Surprising Things People Have Said To Me As An Author (Part Two)

Being an author is an amazing and rewarding experience. With that can come interesting questions or assumptions. I love when people are curious, but sometimes it can get funny (or a bit weird). I thought I’d make a part two for some of the things people have said to me since I became an author. I hope you’ll smile while reading these.

“You’re a lovely girl who was raised by good parents. Where does all this dark stuff come from?” (To be honest, I don’t really know. It just comes to me. Since I was little, I’ve been more attracted to darker stories. There’s beauty and truth in grittier books).

“I think you write because it distracts you from how you’re really feeling and it’s a way to avoid the emptiness we all have inside.” (There’s a lot to unpack here. First, I don’t just write. I actually spend a lot of time deep in thought and being aware of my emotions. I tend to mix productivity with a balance of rest and introspection. I don’t believe anyone’s actually empty, but we can feel that way when we’re feeling depressed or unfulfilled. Like most mentally healthy people, I have a hobby to give my life meaning and I simply enjoy being productive most of the time. I honestly got into writing because it’s so darn fun. Unlike this person’s assumption, I have to tune into a lot of emotion in order to get deep into the story and characters, so there’s definitely no running away from my inner feelings because that’s what the writing process depends on. If anything, it’s made me more aware of how I feel about things.)

“I see how you promote yourself online. You’re one of those quiet people who likes attention.” (Promotion is key to gaining readers and selling books. So, yes, I did want attention from potential readers. The idea of fame *repels* me now – there’s a difference between getting your work out there and desiring fame. I like to post cool or uplifting details from my day as a way to inspire or connect with like-minded people. Every human likes the right kind of attention otherwise we’d all be hermits avoiding eye contact from everyone).

“You’re famous!” (Nooo I am not.)

“I thought writers always slept in and were lazy.” (Most writers have a full time job that is their main source of income and their writing is their hobby/side gig. I’m a late morning riser, but lazy is not something I’d describe myself as since I like productivity and keeping active).

“I can write a book, too!” (Cool. Do it! I’m always supportive of other writers. There’s room for every book to have an audience.)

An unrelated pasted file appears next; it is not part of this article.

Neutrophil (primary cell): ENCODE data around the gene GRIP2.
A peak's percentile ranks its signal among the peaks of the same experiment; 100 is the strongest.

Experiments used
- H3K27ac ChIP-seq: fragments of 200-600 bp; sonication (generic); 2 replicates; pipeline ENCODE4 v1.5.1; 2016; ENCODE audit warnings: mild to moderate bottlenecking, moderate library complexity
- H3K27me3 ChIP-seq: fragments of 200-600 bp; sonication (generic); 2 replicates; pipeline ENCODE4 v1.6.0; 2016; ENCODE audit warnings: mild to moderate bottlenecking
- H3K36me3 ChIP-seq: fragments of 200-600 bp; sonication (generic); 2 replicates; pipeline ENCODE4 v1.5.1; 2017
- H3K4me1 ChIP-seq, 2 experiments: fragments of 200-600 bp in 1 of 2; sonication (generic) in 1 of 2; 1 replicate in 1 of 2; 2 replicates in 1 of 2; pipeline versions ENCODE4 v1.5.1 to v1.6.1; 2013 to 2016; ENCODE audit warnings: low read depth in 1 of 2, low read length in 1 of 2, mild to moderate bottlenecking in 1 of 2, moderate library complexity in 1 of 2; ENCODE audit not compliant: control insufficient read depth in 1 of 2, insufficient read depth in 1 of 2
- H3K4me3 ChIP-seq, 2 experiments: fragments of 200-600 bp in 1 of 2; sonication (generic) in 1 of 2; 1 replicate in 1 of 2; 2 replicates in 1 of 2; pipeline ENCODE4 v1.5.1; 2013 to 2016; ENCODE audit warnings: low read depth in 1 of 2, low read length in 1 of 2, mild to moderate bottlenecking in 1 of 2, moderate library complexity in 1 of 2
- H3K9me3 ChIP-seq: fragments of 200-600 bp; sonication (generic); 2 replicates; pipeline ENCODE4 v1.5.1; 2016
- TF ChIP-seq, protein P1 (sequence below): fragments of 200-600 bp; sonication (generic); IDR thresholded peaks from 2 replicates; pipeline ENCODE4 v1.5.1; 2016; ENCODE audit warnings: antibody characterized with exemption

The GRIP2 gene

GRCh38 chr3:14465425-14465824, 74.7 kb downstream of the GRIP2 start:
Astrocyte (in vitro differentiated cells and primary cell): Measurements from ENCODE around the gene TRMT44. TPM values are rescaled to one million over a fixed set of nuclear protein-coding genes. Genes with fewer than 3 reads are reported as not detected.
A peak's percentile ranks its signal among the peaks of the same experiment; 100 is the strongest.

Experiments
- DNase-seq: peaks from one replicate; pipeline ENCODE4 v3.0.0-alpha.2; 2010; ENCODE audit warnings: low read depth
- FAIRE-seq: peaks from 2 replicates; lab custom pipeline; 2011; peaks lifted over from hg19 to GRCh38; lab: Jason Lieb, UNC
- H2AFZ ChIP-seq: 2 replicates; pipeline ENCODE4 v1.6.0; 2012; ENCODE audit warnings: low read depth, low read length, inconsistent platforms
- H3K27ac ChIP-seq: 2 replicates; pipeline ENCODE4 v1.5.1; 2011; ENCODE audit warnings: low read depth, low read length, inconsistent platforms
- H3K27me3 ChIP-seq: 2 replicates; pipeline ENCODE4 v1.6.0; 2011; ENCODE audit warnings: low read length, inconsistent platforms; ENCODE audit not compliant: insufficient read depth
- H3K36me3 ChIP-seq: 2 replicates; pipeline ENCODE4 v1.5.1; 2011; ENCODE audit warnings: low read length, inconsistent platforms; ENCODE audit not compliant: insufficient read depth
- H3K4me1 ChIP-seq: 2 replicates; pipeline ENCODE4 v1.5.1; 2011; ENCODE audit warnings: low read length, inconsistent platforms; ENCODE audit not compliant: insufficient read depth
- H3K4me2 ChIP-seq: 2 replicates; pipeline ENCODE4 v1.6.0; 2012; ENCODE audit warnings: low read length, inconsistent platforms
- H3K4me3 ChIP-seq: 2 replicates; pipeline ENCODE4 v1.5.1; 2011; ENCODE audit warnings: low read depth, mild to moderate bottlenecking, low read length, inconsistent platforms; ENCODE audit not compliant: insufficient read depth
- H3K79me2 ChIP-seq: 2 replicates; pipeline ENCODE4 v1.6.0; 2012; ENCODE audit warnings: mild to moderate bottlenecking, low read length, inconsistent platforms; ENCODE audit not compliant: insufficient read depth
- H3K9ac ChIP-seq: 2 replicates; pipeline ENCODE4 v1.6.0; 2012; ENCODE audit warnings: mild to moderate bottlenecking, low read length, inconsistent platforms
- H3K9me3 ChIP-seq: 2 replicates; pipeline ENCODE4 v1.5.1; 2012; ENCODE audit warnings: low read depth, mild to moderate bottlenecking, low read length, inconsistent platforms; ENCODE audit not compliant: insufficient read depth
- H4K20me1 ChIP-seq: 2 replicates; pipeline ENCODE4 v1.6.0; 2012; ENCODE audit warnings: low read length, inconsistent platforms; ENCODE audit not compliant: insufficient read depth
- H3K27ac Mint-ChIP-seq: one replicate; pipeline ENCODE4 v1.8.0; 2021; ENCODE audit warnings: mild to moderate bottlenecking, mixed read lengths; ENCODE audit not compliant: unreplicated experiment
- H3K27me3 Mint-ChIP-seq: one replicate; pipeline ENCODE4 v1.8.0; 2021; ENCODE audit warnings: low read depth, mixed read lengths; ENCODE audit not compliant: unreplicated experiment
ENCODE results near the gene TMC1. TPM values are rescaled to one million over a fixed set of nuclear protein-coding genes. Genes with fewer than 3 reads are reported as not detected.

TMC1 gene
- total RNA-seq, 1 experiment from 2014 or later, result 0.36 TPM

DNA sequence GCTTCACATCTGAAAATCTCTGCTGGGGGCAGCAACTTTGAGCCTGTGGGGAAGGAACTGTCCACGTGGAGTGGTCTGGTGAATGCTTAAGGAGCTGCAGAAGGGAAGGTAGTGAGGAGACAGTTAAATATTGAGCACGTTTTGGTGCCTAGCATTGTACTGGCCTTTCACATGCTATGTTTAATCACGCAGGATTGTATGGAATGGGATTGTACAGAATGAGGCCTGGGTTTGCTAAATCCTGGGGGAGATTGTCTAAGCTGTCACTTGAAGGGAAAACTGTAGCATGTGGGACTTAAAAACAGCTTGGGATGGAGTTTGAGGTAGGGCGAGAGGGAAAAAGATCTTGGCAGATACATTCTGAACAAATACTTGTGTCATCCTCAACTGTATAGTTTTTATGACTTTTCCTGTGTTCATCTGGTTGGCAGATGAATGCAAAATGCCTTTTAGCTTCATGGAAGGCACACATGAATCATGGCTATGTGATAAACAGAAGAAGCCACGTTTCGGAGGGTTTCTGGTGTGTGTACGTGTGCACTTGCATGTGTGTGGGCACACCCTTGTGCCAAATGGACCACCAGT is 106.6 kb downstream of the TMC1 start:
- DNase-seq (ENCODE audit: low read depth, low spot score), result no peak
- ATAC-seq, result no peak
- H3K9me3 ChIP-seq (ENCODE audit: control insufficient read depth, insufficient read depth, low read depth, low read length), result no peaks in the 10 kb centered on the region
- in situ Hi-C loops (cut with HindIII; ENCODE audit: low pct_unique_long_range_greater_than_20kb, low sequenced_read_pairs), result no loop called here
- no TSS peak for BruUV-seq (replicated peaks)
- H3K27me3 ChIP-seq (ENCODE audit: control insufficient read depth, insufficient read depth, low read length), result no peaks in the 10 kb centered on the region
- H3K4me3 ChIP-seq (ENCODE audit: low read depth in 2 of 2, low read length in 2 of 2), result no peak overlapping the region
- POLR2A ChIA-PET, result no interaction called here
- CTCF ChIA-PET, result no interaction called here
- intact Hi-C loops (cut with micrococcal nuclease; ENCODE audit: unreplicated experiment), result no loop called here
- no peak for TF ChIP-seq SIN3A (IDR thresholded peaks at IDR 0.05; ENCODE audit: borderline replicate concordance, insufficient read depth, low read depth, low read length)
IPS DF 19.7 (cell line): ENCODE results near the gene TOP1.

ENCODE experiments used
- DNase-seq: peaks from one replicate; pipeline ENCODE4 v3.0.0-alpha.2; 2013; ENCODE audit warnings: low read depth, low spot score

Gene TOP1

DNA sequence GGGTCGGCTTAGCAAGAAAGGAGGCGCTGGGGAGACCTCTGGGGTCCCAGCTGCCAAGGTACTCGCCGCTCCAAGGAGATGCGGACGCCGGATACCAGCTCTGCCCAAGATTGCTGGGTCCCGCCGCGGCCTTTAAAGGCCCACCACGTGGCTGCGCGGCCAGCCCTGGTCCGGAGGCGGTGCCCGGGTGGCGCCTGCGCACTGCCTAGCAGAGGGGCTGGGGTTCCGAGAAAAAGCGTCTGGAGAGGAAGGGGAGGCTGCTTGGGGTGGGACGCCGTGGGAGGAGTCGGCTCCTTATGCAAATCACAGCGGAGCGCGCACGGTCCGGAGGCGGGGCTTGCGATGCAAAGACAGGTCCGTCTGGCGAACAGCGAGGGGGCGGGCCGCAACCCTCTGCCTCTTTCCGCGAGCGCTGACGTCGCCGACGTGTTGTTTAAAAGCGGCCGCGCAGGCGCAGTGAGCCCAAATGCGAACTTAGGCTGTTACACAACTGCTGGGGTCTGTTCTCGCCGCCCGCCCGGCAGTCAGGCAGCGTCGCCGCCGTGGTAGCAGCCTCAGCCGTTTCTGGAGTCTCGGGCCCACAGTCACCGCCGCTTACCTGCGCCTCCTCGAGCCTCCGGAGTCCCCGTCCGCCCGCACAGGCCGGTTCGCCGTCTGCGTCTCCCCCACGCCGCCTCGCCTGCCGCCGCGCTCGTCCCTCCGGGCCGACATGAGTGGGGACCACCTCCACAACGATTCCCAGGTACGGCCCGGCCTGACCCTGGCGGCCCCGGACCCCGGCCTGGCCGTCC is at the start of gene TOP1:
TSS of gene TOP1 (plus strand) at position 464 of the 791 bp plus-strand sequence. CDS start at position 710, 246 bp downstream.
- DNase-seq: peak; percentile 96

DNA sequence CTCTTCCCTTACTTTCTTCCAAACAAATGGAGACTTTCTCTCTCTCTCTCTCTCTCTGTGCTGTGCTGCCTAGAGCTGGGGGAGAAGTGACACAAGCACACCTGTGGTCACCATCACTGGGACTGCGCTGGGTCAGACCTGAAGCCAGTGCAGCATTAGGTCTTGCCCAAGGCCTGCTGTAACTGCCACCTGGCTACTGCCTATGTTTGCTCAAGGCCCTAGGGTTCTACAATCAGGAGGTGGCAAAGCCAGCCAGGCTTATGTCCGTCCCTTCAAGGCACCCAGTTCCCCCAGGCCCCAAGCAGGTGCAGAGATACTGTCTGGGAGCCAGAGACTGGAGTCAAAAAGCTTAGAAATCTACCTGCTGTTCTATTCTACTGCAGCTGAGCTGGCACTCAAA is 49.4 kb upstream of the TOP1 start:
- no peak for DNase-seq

“If you continue to alienate your readers, your audience will never grow – and I hope your books don’t take off!” This is an example of how people online will act if you disagree with them on anything – even if it’s respectfully. If they’ve bought your book & they don’t like how you think or act, they’ll curse your whole writing career. The irony is I haven’t been focusing on growing my audience and I’m okay to stay unknown for personal reasons. (The context: I shared a blog post on Twitter and he didn’t even read the article then told me that my belief was wrong. I disagreed with him, perhaps not in the most soft and elegant way, but I didn’t curse him out and wasn’t trying to be mean – he unfollowed right away and told me he hopes my books will never take off since I alienate my readers). It’s the kind of drama that was never appealing to me in the first place, but this year it’s something I want to avoid entirely. I’ve stopped posting my blog posts on Twitter since it can stir up an unexpected debate.

“You’ve always got your head in the clouds.” (Bold of you to assume how I think!)


I hope you found this enjoyable. Writers, could you relate to some of these interactions? I think it’s great to acknowledge the pros of being a writer, but you sure can attract some weirdness from time to time – and it’s kinda fun to talk about once in a while. I hope you all have a lovely day – and thank you for reading!


  1. I can relate with writing about darker/more serious topics. From creative writing assignments in college to my self-published poetry book, I’ve always received the comment “Why is your writing so sad?” It sort of just happens and simply easier for me to explore heartache, trauma, and rising into joy instead of starting from a state of joy. Thank you for your post!

    • I love that you can relate to the darker topics in writing. What’s really amazing is it’s a great way for you to channel your own experiences/feelings into your work – and rising above trauma is relatable to a lot of people.

  2. Some of these comments are a little shocking. It is interesting that there are individuals who think they know your “life story” from your social media posts. I am glad that you can roll with it and keep writing!

    • Yes that’s totally the thing. πŸ™ˆ It’s interesting a lot of people think they know all about you from a few posts. Granted I’ve been doing this for about 13 years so there’s been lots of opportunity to hear these things. πŸ˜‚

  3. At least they talk to you – I don’t have anyone but my beta reader – and we interact after I write another full chapter. I think my fellow retirement community residents don’t want to get me started – I’ve told them I’ll talk their ear off.

    I think the general response you need is, “Interesting!” and a nod. Or even, “I can see how you might think that.” πŸ™‚ I don’t think I’ve ever taken any of the unsolicited advice on my blogs. I just explain that it’s the way that works for me – there’s nothing you can say to that. But then I’m pretty stubborn. I think most indie writers of any length of time are.

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